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In the real world people gather in crowds of sunshine on chilled spring mornings — smoking cigarettes, in hoods, cheap slacks, puffy sneakers always white, they joke and use words like words were meant to be used — direct, homely, getting from point A to point B — which is just what they are waiting for the bus that is free in this rural state to do, where cows out number people, and where busses cross over mountains.
wonders every winter-to-spring about a garden that grows on the way to town. This year she is worried about the man who plants and tends that garden every year. She hasn’t seen him at all out there working. Ground unplowed. She remembers him in the fall looking frail. There is a small pickup truck in the driveway. The gardener has no idea about my love’s thoughts. The space between the road and the house is maybe one hundred feet and within that space is a possible eden.
I adore the concentration! A woman walks on the sidewalk toward me and tries the locked door where I am waiting. We both hear the lock hold. We’re strangers but she looks at me and speaks as if I am the door, “No… Wait. Oh, wrong door.” She moves down fifteen feet to another door and where things work.
I climbed the cement stairway of the four-tier parking garage — on the first tier I met up with a man who carried a large box down the center of the stairs, and he apologized for this. On the second tier I came face to face with a cherry condition F-150 pickup, turquoise painted stem to stern. My dream truck. I hesitated awhile there and just looked. On the third tier a man I’ve seen before was rattling on the parking ticket machine dreaming of loose change, and on the top tier of the parking garage a blond ponytailed woman in a soft pink sweater was stopped in her tracks and offering no eye contact. As I politely stepped aside she softly murmured, “Sorry.” It’s sunny on the top. The pigeons like this place. A man was leaving his brand new car to fetch himself a ticket. Nobody up there on that moonscape except him and me and the creaking sounds of his parked car relaxing.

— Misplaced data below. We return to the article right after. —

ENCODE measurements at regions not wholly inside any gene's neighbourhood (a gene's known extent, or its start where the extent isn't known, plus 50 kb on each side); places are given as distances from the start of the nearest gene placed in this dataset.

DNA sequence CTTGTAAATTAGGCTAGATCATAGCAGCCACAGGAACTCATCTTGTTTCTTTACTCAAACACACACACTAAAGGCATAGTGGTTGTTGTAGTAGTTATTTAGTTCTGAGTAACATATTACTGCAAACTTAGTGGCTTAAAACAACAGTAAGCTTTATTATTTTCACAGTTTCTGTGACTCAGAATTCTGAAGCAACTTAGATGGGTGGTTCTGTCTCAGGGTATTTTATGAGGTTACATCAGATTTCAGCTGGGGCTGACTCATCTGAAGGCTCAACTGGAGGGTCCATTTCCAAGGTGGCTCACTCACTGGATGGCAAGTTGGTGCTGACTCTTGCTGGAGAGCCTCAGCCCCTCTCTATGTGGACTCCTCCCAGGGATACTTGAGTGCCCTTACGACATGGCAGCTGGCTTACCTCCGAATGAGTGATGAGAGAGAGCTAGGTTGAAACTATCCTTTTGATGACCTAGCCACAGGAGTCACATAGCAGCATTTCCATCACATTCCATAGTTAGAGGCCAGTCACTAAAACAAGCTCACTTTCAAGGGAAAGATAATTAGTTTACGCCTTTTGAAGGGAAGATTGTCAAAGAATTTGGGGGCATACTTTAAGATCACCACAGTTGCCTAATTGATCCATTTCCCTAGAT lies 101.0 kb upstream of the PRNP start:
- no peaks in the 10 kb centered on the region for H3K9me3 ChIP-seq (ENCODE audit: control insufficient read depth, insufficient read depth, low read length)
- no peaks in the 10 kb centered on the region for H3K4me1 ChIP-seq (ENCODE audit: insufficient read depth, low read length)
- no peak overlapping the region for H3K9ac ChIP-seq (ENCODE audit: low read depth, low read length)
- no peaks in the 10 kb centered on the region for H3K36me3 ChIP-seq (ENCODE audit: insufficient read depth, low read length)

Bob Arnold’s «A Possible Eden» is from a recently finished book out of the Green Mountains of Vermont where he has long made his living as a stonemason, builder, and bookseller. His many books include On Stone, Where Rivers Meet, American Train Letters, Once In Vermont, Hiking Down From A Hillside Sky, and Dream Come True, which is a bilingual edition in Norwegian/English translated by Lars Amund Vaage. Bob has been interviewed twice in Jacket magazine (by Gerald Hausman and Kent Johnson). Since 1971, with Susan Arnold, he has edited journals, books and anthologies from Longhouse — the most recent anthology being ORIGIN series 6, in memory of his friend Cid Corman.
[»»] In Jacket 34: Thirteen Ways of Looking At A Vermont Poet: Bob Arnold in conversation with Gerald Hausman, Vermont / Florida, 2007
[»»] In Jacket 39: Bob Arnold in conversation with Kent Johnson: 10 March 2010